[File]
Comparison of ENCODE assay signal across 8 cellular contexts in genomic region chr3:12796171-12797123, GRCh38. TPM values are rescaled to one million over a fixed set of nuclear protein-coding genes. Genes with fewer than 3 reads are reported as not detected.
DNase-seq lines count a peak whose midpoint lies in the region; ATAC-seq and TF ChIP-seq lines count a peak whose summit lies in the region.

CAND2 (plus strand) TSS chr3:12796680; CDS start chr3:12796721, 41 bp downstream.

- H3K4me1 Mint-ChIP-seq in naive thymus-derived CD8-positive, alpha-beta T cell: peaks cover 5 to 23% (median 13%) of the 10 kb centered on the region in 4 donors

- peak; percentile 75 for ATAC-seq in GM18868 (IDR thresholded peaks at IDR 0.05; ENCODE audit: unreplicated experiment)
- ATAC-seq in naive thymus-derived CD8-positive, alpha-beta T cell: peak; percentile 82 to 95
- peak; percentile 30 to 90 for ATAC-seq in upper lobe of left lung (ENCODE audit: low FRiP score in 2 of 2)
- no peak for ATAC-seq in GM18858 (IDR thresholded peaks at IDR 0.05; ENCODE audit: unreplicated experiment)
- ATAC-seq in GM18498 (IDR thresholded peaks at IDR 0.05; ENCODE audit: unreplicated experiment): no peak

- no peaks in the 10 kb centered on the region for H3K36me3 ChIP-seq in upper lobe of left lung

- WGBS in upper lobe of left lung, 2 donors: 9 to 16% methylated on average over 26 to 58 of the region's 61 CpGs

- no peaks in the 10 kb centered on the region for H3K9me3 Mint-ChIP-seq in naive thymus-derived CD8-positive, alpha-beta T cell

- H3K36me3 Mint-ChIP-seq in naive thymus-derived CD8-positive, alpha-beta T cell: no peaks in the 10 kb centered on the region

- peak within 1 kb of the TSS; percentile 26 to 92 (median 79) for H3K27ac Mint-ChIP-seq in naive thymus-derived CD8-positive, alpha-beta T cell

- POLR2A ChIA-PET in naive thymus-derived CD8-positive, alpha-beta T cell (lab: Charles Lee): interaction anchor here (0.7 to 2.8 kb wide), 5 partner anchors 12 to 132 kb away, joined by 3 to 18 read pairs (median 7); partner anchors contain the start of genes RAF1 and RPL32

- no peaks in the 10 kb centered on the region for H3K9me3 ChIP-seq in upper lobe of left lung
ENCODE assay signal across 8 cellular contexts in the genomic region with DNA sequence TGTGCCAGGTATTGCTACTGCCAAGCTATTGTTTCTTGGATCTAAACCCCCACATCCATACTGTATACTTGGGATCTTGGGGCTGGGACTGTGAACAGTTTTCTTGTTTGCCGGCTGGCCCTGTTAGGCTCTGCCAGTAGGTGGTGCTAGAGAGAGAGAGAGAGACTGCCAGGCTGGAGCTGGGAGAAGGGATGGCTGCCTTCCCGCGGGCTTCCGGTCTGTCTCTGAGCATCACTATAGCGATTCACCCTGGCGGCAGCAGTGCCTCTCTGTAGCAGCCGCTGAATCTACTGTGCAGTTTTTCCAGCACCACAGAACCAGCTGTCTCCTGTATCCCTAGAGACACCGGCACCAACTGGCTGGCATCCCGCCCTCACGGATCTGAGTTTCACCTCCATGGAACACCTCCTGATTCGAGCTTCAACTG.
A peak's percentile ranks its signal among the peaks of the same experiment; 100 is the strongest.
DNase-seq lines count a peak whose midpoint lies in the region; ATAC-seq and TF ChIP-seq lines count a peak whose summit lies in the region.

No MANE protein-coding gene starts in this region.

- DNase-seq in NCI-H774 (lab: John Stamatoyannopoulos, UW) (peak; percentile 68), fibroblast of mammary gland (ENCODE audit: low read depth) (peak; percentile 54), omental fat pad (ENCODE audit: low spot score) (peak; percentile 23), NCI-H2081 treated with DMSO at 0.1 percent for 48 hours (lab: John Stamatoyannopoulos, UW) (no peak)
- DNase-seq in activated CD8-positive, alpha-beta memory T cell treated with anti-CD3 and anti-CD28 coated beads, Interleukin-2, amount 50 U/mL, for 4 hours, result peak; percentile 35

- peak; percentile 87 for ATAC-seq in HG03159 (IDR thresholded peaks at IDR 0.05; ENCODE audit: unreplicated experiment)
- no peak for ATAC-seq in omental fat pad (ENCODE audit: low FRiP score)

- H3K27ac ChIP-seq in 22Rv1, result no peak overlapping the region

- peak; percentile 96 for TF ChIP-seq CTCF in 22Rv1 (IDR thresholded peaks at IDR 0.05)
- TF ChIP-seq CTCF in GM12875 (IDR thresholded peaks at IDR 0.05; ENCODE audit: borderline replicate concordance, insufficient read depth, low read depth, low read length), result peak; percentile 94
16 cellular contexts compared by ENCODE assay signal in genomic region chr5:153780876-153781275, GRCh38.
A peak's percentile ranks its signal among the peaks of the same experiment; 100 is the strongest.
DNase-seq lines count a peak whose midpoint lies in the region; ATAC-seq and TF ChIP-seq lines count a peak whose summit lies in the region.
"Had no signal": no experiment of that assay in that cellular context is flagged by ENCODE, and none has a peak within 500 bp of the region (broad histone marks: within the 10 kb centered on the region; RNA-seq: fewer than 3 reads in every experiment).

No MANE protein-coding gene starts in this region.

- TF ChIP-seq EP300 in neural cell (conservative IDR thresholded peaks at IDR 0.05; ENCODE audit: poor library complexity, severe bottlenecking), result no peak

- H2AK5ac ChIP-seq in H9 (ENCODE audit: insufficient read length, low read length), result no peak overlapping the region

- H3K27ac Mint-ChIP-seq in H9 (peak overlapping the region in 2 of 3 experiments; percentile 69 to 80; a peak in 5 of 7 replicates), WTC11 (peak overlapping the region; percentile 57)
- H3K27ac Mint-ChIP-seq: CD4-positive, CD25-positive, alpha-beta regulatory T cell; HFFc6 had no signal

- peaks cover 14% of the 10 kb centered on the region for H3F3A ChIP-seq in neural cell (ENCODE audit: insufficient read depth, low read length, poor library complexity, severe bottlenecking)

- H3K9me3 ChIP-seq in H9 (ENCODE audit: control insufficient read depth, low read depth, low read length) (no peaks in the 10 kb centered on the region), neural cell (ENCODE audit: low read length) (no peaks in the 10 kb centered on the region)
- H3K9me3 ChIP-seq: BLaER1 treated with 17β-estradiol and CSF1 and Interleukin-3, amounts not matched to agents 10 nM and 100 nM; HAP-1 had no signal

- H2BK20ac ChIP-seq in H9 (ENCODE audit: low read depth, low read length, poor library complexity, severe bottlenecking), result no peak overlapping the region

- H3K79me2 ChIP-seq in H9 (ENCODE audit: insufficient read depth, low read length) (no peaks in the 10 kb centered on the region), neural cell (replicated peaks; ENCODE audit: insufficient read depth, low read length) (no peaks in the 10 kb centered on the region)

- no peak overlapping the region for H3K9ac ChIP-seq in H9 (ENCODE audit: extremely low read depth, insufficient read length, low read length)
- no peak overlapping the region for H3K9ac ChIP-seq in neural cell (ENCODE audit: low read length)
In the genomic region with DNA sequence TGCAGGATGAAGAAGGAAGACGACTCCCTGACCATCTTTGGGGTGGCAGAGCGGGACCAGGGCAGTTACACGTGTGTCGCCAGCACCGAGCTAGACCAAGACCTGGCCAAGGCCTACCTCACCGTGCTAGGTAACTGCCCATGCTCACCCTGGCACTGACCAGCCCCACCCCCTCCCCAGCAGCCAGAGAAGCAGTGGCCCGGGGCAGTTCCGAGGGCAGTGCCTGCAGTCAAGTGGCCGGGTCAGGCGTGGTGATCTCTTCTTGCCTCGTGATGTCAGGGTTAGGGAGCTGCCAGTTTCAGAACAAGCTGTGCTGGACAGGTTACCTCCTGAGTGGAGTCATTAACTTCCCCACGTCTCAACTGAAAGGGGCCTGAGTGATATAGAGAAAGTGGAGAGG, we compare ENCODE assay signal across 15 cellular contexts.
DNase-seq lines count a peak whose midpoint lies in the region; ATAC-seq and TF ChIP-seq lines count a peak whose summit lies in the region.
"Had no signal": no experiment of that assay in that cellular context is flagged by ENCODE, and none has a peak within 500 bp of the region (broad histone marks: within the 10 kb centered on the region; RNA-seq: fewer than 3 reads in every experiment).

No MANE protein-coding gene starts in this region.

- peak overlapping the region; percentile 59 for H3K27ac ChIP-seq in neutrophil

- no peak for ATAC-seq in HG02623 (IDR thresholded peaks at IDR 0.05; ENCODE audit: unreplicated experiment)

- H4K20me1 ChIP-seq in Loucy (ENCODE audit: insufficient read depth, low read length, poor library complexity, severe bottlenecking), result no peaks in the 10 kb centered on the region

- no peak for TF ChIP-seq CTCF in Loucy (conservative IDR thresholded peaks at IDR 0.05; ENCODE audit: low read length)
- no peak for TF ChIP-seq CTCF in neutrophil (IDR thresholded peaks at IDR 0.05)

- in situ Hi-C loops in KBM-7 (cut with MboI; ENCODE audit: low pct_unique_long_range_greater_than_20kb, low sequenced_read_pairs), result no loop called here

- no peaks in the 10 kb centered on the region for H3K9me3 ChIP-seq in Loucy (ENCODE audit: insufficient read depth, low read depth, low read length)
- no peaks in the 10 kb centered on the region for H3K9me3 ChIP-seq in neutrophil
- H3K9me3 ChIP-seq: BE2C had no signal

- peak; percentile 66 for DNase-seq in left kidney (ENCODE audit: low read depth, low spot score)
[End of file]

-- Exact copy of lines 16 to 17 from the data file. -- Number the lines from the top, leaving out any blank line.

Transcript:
- no peaks in the 10 kb centered on the region for H3K9me3 ChIP-seq in upper lobe of left lung
ENCODE assay signal across 8 cellular contexts in the genomic region with DNA sequence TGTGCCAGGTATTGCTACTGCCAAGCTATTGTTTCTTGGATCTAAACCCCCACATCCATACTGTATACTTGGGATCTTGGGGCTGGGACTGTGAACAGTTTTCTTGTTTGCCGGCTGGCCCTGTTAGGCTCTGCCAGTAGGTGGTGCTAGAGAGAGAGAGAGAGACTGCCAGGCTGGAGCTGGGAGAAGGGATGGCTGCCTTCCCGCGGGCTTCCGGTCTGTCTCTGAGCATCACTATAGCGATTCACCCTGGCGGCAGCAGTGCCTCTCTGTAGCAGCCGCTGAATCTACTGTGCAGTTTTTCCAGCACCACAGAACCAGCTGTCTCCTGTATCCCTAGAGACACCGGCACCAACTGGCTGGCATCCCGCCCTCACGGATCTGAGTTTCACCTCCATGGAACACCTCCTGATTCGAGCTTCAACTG.